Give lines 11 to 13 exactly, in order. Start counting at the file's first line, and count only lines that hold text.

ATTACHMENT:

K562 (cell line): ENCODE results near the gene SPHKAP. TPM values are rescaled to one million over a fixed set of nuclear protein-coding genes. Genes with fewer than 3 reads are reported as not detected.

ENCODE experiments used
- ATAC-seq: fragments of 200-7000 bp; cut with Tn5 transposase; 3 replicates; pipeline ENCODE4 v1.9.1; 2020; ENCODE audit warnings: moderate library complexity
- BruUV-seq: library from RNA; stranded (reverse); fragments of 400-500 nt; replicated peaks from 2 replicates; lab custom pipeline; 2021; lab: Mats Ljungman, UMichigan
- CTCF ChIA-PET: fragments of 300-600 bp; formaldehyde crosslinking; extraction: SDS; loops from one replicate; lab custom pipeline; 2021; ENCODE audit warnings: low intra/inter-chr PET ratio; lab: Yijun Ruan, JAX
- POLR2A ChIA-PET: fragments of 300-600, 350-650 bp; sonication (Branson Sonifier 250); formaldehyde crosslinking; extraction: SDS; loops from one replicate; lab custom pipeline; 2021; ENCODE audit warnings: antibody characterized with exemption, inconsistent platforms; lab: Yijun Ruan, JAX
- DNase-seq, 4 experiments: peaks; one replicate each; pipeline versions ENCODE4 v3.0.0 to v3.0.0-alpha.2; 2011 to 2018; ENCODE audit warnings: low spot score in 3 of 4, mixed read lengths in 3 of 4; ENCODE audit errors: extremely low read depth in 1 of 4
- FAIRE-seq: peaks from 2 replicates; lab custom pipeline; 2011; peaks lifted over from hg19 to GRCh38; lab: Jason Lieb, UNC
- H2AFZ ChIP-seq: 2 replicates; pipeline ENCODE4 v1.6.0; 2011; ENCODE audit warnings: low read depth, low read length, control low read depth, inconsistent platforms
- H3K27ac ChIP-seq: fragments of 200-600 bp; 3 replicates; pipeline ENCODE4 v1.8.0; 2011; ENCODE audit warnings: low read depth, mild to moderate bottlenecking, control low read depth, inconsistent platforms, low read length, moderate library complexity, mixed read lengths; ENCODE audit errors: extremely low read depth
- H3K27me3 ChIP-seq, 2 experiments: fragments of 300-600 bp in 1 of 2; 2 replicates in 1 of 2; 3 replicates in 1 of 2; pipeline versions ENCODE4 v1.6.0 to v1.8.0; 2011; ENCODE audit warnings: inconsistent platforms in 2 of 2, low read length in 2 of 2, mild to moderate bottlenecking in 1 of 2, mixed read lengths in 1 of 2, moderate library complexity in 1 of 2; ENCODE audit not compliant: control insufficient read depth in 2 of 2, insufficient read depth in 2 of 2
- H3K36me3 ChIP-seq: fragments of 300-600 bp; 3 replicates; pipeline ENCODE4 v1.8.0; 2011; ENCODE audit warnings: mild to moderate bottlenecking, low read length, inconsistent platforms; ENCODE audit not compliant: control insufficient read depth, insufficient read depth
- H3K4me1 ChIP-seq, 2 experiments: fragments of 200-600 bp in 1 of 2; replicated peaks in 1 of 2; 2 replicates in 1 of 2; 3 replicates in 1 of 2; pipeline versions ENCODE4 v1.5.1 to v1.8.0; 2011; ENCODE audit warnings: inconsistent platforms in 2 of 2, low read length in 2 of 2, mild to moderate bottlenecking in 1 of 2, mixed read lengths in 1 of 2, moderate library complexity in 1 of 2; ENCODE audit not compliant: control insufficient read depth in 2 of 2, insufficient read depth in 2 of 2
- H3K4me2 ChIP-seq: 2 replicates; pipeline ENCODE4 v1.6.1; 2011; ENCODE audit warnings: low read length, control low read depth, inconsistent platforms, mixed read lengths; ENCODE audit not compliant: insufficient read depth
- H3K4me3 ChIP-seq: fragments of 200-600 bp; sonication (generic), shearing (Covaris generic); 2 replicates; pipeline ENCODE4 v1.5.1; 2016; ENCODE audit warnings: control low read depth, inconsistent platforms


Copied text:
- H3K27me3 ChIP-seq, 2 experiments: fragments of 300-600 bp in 1 of 2; 2 replicates in 1 of 2; 3 replicates in 1 of 2; pipeline versions ENCODE4 v1.6.0 to v1.8.0; 2011; ENCODE audit warnings: inconsistent platforms in 2 of 2, low read length in 2 of 2, mild to moderate bottlenecking in 1 of 2, mixed read lengths in 1 of 2, moderate library complexity in 1 of 2; ENCODE audit not compliant: control insufficient read depth in 2 of 2, insufficient read depth in 2 of 2
- H3K36me3 ChIP-seq: fragments of 300-600 bp; 3 replicates; pipeline ENCODE4 v1.8.0; 2011; ENCODE audit warnings: mild to moderate bottlenecking, low read length, inconsistent platforms; ENCODE audit not compliant: control insufficient read depth, insufficient read depth
- H3K4me1 ChIP-seq, 2 experiments: fragments of 200-600 bp in 1 of 2; replicated peaks in 1 of 2; 2 replicates in 1 of 2; 3 replicates in 1 of 2; pipeline versions ENCODE4 v1.5.1 to v1.8.0; 2011; ENCODE audit warnings: inconsistent platforms in 2 of 2, low read length in 2 of 2, mild to moderate bottlenecking in 1 of 2, mixed read lengths in 1 of 2, moderate library complexity in 1 of 2; ENCODE audit not compliant: control insufficient read depth in 2 of 2, insufficient read depth in 2 of 2